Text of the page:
For those citing Colt's place as a niche maker, have any of you looked at their actual production numbers as opposed to other competitors in the niche revolver market?
In 2010, Colt produced only 2,086 revolvers while U.S. Firearms, their closest competitor in the niche SA revolver market, produced 12,007.
At 2,086 revolvers per year, Colt has basically become a specialty custom gunmaker like Les Baer, Wilson Combat, or Ed Brown with similar production numbers. Successful specialty makers like Baer, Wilson, and Brown are able to remain profitable despite their low production numbers because the specialize in just a few basic gun designs thus simplifying their production. Colt has also chosen to do this by paring their product line down to AR-15's, 1911's, and SAA's.
Adding DA revolvers back to the line would complicate things and drive up costs in several ways. Most, if not all, of the Colt employees who produced and were familiar with Colt DA revolvers have either retired or passed away. This means that not only would new employees have to be trained for a completely new-to-them product, but that there are very few people left to teach them.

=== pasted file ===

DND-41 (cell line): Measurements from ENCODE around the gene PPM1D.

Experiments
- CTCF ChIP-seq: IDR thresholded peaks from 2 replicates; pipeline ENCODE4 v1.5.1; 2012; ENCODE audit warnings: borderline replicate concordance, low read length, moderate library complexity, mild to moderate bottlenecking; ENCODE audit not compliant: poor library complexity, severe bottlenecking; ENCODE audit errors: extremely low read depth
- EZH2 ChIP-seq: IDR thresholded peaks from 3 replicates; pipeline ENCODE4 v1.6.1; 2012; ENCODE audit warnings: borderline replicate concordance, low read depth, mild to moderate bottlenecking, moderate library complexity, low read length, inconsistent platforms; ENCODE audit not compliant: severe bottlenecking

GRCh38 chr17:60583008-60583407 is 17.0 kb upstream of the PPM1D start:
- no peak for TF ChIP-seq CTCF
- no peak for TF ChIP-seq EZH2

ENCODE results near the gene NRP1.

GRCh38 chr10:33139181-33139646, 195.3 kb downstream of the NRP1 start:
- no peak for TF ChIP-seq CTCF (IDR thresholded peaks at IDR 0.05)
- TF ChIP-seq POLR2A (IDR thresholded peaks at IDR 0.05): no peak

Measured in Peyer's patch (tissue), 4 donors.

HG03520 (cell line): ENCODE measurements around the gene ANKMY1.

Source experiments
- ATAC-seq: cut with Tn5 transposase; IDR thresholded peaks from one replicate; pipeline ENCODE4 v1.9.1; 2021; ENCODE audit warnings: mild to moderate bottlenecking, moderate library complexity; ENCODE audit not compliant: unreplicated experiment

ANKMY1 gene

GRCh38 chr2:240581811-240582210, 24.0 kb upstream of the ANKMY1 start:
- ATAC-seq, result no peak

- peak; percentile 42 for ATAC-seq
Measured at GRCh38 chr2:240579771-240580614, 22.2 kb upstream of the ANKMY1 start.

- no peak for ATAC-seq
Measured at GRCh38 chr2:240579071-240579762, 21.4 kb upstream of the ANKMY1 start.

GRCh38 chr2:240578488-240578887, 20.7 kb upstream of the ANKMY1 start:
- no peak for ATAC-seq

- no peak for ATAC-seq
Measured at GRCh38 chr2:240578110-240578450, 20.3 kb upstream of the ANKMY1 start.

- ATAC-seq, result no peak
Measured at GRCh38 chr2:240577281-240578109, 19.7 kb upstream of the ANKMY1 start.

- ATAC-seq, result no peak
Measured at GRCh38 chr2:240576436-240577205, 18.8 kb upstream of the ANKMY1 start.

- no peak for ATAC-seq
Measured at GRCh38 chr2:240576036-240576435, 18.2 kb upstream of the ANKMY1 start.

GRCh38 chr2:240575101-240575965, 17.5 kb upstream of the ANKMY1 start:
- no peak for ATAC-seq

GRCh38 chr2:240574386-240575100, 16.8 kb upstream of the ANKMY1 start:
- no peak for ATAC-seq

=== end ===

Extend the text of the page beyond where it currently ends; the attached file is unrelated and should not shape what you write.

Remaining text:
Secondly, the machinery necessary to build DA revolvers is most likely long gone. It is doubtful that Colt has kept old, unused machinery sitting around gathering dust and taking up space for 10+ years and, by many accounts I've heard and read, the DA revolver machinery was getting rather long-in-the-tooth when production ceased. This means that Colt would likely have to invest in new machinery which would be extremely expensive.
You see, at this point it would not be a simple matter of firing up the machines and resuming production. At this point, they would basically be starting from scratch all over again. Even if Colt could make such guns profitably, which is arguable, it would still require a very large intial investment that I just don't believe Colt can afford to make right now.